• Small but consistent moves – During a given day, prices generally keep moving inside a tight price range because large price actions would require a bigger imbalance between supply and demand, which does not happen every day. For example, it is much easier to move a cryptocurrency by $0.01, compared to moving it by $1. In that sense, small but consistent price moves are what scalpers exactly look for to perform their trades. 
  • Add up profits with small capital – Since profit per trade is typically very small due to short timeframes and narrow bid-ask spreads, traders need to realize large numbers of trades in order to add up their small profits. Although in theory, large amounts of capital is required to profit from those small basis points, in practice scalping is not all that suitable for large-capital traders seeking to move large volumes at once, but better suited for small-capital traders seeking to move smaller volumes more often.


  • Missing the trends – Since you are focused on small profits in scalp trading, you have to sacrifice the larger profits you would earn by holding your positions longer. Regardless, you have to choose between the two trading strategies; you will likely end up losing money consistently, if you attempt to benefit from both strategies.
  • Trading fees – Depending on your average position size, scalp trading may generate the highest trading fees and commissions, since you would be executing the highest frequency of trades. To avoid that, you need to monitor the balance between your average profit per trade and the average fee you pay per transaction.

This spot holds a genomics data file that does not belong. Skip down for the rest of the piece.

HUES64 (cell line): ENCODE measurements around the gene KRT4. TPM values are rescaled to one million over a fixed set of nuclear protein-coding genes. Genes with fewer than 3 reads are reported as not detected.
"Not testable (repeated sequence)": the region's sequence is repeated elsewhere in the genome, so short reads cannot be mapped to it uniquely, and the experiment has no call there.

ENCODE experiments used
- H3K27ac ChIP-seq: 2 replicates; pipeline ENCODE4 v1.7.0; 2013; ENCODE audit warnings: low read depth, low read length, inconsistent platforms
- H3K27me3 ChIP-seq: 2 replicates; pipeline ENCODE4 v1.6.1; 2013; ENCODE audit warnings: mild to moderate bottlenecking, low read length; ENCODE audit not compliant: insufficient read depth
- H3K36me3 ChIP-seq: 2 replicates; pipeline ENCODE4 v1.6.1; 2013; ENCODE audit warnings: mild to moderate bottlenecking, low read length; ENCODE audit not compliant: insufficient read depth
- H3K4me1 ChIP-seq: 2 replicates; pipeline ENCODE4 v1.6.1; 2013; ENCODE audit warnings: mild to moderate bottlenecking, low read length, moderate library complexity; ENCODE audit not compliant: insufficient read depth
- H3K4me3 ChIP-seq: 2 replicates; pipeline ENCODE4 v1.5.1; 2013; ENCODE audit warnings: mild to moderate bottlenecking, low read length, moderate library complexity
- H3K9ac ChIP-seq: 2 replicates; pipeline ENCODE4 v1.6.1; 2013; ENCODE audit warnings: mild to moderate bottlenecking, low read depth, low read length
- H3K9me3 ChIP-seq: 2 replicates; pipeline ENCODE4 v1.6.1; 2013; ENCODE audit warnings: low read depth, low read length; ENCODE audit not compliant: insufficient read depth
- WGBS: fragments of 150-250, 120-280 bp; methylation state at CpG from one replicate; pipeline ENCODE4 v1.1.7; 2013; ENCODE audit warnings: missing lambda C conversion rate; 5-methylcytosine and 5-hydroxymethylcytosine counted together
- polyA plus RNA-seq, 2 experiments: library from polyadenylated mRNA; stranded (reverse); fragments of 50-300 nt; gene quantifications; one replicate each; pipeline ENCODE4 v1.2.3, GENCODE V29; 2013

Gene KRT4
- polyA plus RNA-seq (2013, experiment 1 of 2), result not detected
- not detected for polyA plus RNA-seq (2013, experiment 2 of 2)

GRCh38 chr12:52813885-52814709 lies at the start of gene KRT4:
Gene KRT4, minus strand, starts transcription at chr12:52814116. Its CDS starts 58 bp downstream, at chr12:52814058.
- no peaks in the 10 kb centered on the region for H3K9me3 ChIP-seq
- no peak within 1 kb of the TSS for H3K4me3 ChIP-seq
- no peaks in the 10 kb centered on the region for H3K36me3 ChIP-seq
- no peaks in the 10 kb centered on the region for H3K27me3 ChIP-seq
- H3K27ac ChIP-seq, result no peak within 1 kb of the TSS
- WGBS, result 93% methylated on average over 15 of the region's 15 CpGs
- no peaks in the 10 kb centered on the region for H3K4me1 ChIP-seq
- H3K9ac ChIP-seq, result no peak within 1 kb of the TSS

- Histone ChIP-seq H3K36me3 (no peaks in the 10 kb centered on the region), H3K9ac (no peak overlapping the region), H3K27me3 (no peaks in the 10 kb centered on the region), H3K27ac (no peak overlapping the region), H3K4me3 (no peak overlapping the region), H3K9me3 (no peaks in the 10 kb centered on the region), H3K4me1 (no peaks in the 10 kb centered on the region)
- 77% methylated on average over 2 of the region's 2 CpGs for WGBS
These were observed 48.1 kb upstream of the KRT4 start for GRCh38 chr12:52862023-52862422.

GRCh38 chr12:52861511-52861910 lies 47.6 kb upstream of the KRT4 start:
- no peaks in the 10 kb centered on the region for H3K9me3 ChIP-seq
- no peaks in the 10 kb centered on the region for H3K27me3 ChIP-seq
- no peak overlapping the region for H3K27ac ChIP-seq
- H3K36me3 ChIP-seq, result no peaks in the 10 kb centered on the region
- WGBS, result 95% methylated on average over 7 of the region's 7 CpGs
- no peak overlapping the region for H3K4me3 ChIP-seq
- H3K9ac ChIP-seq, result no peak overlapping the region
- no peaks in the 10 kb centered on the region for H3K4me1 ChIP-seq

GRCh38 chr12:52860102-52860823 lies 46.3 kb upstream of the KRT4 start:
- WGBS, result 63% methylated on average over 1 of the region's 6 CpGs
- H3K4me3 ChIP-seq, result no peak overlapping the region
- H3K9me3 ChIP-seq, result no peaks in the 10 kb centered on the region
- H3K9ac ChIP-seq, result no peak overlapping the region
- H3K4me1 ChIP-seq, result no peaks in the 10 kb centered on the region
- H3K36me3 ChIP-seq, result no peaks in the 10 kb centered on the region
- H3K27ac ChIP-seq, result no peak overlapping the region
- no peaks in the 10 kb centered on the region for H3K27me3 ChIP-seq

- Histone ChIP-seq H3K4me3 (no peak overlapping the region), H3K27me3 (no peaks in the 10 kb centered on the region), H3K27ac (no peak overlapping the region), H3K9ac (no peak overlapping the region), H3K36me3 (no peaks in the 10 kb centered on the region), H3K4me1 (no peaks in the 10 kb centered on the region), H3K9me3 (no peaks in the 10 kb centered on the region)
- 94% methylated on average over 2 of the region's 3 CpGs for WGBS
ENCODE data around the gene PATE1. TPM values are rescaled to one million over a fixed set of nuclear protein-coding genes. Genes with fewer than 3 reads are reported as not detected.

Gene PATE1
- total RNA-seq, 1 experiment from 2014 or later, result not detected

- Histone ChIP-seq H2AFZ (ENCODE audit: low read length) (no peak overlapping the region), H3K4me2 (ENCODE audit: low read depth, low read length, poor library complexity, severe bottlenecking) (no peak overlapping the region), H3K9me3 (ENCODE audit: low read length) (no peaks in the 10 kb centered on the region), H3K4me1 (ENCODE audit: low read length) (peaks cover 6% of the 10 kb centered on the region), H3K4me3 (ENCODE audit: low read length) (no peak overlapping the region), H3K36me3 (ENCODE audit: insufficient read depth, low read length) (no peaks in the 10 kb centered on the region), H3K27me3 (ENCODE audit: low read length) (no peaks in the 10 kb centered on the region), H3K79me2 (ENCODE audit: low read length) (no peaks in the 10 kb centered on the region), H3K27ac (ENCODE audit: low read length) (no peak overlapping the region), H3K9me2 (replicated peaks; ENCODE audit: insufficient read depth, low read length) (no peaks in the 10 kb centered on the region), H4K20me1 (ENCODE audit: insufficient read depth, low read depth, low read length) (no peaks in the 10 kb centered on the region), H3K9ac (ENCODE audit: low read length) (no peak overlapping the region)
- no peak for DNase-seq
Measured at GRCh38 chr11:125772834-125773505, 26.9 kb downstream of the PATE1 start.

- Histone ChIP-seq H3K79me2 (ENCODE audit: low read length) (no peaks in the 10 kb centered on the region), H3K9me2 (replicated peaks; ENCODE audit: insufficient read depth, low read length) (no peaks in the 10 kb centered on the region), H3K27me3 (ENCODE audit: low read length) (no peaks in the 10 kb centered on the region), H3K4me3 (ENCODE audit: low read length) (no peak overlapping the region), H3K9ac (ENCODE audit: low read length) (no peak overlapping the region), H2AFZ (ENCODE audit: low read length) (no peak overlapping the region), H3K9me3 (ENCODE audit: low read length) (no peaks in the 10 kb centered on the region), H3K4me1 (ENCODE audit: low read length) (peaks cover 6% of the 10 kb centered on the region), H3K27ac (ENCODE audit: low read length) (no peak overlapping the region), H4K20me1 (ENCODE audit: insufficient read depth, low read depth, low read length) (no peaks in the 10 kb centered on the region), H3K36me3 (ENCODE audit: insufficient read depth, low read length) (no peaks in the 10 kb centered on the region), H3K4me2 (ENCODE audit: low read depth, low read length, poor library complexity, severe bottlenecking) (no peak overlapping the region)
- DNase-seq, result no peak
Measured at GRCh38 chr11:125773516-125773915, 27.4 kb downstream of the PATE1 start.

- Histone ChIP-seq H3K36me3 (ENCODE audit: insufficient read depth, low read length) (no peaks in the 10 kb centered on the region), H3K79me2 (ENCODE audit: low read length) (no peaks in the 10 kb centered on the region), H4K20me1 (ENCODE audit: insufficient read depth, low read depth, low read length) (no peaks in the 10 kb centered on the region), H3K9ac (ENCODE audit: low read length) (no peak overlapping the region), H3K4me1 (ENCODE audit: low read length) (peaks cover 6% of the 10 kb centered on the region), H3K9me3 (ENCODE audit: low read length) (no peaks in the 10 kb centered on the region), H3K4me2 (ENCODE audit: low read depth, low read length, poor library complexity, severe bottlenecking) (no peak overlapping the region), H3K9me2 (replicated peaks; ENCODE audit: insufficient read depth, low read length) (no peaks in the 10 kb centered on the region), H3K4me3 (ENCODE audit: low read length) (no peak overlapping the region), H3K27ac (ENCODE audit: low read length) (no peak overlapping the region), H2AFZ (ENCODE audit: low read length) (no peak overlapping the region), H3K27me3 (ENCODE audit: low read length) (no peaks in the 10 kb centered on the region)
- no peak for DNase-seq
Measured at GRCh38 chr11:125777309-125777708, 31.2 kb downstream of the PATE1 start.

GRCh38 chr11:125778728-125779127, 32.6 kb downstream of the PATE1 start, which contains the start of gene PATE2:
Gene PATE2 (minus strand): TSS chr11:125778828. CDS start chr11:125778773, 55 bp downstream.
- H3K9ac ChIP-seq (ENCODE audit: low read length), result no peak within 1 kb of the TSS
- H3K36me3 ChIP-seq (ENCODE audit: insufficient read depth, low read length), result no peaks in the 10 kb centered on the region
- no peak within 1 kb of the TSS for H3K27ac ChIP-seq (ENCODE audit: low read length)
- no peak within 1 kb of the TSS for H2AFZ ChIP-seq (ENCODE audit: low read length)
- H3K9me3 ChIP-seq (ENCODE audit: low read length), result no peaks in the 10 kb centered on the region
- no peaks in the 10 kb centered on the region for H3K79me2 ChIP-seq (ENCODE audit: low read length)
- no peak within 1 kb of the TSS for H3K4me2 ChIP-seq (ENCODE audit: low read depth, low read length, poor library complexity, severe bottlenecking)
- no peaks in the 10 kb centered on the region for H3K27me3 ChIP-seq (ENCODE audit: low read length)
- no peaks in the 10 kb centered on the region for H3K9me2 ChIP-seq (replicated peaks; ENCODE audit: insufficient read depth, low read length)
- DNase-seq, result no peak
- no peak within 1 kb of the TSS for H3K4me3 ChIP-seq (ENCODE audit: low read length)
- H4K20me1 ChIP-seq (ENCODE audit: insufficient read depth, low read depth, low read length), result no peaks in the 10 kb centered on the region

• The most tedious strategy – Scalp trading requires the largest effort, so much that it can be extremely stressful and take a significant toll on your psychology. In fact, in today’s bot-heavy trading environment, it may not be possible for you anymore to perform scalp trading manually with conventional trading tools. You may need to build your own algorithmic trading software that would scalp trade for you.

Some Additional Thoughts 

Scalp trading is all about the consistency in making small profits and growing your portfolio over time. In that shell, you should always refrain from trading based on your short-term impulses and emotions. 

However, since scalping continuously requires making very quick decisions under stress, this trading strategy may not be suitable for many people.

Liquidity is of paramount importance in scalp trading so it is advised that you only scalp trade coins that have the highest liquidity in the market. Otherwise, it will be quite difficult to buy and sell at the spreads you like, adding further salt to injury. 

Finally, regardless of the trading strategy you adopt, you should always stick to the principles of your particular strategy. You may start trading by practicing a number of different strategies to see which one matches your individual personality, but once you make your decision, you need to adhere to its principles patiently and diligently. 

In trading, the worst losses are known to be made by a lack of patience and self-discipline, and by consequently trying out different alternatives that derail you from your original trading strategy.

For information purposes only. Not investment or financial advice. Seek professional advice. Digital assets involve risk. Do your own research.